(07/31/2008) There aren't many who swim with sharks by day and rock out on a stage at night, but Hans Walters does just that! A man with two distinctly different passions, music and marine biology, Walters is a supervisor for the animals at the New York Aquarium, and then after hours, grabs a microphone as lead singer (playing just enough guitar to be dangerous) for the New York-based hard rock band, 61/49.


Ontario to preserve area of forest the size of Uganda

(07/31/2008) The government of Ontario has announced it will preserve 56 million acres of boreal forest from all types of development. The reasons for such a large conservation plan are numerous: preservation of the forest will benefit the world as a massive carbon storehouse; the area is a major source of freshwater; and home to over 200 species, many of which are threatened, such as polar bears, wolverines, and caribou. The area will be open to eco-tourism, but will be closed to mining, logging, and gas exploration.


U.N. raises thermostats to cut emissions, save money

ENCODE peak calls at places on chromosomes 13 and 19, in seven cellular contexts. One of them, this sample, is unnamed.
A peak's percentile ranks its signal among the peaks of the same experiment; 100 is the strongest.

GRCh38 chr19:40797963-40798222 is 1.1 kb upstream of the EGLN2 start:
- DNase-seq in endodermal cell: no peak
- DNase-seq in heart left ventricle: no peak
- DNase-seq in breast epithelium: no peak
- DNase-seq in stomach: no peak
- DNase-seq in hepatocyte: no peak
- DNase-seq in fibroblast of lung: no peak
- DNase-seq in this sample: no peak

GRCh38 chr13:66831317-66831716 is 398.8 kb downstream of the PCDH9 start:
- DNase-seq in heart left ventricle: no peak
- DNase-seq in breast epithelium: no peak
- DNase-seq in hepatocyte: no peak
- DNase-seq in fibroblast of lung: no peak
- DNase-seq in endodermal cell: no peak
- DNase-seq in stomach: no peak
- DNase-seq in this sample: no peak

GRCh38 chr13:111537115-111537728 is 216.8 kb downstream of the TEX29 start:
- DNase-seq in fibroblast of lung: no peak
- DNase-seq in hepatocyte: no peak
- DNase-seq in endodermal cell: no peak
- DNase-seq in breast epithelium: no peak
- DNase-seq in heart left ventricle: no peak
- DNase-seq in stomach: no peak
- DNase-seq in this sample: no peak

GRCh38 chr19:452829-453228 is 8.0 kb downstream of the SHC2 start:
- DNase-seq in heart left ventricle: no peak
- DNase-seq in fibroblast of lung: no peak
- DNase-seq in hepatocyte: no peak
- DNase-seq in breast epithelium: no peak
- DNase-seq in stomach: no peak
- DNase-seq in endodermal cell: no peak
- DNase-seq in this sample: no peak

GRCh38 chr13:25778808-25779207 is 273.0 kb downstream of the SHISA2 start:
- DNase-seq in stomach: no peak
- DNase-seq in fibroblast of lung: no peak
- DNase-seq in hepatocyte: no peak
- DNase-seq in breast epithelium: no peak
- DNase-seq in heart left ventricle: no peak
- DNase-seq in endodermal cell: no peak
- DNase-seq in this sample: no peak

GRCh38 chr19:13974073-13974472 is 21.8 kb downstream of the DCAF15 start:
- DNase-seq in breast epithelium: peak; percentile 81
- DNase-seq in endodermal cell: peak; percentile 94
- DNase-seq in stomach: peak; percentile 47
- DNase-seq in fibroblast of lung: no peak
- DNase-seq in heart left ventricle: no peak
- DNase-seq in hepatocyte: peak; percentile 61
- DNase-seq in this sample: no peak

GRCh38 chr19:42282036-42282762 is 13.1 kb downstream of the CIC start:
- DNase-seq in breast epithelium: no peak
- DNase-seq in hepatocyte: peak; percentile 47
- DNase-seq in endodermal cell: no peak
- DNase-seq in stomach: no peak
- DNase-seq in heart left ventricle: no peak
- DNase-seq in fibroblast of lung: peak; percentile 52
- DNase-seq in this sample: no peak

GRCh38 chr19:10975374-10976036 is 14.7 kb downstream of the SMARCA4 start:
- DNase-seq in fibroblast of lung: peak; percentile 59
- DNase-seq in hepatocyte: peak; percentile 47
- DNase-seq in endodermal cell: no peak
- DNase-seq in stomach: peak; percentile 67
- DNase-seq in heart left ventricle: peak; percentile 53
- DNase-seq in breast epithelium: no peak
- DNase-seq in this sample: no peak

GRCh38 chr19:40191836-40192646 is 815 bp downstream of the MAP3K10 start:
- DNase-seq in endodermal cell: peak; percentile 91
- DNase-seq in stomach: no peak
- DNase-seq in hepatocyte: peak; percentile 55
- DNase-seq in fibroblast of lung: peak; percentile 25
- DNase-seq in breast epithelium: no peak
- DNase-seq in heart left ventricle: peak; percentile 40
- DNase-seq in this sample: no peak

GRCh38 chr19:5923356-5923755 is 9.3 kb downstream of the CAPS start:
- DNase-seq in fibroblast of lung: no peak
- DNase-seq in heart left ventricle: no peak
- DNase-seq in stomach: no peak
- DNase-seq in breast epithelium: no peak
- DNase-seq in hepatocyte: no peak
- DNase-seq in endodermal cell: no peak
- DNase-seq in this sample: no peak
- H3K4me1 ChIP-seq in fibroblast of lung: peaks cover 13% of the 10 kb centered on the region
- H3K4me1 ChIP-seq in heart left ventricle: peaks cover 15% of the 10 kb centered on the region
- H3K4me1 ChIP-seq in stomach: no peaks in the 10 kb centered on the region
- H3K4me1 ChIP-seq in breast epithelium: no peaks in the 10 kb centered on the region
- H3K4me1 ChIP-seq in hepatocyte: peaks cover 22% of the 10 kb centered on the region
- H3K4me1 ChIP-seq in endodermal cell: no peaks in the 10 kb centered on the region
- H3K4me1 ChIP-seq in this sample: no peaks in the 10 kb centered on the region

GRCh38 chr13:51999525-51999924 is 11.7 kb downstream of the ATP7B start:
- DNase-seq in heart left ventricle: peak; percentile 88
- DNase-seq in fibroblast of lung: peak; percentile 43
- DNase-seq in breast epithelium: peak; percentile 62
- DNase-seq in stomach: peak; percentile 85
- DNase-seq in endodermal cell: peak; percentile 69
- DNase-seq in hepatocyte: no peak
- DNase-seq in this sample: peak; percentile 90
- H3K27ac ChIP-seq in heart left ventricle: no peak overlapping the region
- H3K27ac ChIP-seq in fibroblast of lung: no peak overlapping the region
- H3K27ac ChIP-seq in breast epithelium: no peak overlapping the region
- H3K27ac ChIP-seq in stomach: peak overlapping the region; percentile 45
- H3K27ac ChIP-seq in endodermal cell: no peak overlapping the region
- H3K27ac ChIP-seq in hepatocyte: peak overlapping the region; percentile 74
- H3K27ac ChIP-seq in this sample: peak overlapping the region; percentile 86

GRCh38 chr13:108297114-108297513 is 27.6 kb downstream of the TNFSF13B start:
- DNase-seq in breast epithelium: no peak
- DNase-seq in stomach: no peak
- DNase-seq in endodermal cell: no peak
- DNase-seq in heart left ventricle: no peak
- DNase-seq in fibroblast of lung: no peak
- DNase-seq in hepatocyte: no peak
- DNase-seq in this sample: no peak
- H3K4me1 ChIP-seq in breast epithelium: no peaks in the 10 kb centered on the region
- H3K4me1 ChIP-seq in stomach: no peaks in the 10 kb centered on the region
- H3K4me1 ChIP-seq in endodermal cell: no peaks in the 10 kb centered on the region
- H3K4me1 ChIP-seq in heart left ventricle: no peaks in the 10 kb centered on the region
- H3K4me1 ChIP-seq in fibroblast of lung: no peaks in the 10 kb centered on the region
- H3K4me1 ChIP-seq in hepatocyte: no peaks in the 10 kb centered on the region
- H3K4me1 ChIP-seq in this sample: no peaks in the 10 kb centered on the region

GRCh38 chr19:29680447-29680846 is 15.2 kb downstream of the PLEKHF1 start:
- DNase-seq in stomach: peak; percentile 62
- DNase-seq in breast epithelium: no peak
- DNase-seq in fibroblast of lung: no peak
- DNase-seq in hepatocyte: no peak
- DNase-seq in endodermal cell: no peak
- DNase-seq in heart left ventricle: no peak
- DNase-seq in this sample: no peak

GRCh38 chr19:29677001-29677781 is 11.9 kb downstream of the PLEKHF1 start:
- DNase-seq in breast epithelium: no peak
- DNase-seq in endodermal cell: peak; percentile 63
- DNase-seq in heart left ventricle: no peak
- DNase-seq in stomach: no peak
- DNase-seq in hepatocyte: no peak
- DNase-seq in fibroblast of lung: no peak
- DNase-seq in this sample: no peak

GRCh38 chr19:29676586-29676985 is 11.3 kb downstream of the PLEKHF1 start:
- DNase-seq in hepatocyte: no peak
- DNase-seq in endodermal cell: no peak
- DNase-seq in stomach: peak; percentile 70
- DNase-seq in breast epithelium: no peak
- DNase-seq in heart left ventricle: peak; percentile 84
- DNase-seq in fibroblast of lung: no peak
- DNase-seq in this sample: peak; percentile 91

(07/31/2008) In a bid lead by example on climate change, United Nations Secretary-General Ban Ki-moon unveiled "Cool UN," an initiative which seeks to limit the use of air conditioning, slash greenhouse gas emissions and save money.


Chevron lobbies Bush Administration for bail out on lawsuit by Amazon tribes

(07/31/2008) Lobbyists for big oil are working feverishly to persuade the Bush Administration and Congress to let Chevron off the hook for a potential $16 billion liability in an environmental lawsuit.


Bush Administration moves to weaken endangered speices protection

(07/31/2008) The Bush administration's handling of the Endangered Species Act has put the cactus ferruginous pygmy owl in danger of extinction, according to the Centre for Biological Diversity. Even though less than 30 individuals exist in the United States—all in Arizona—the species was removed from the Endangered Species Act in 2006, after nine years of protection.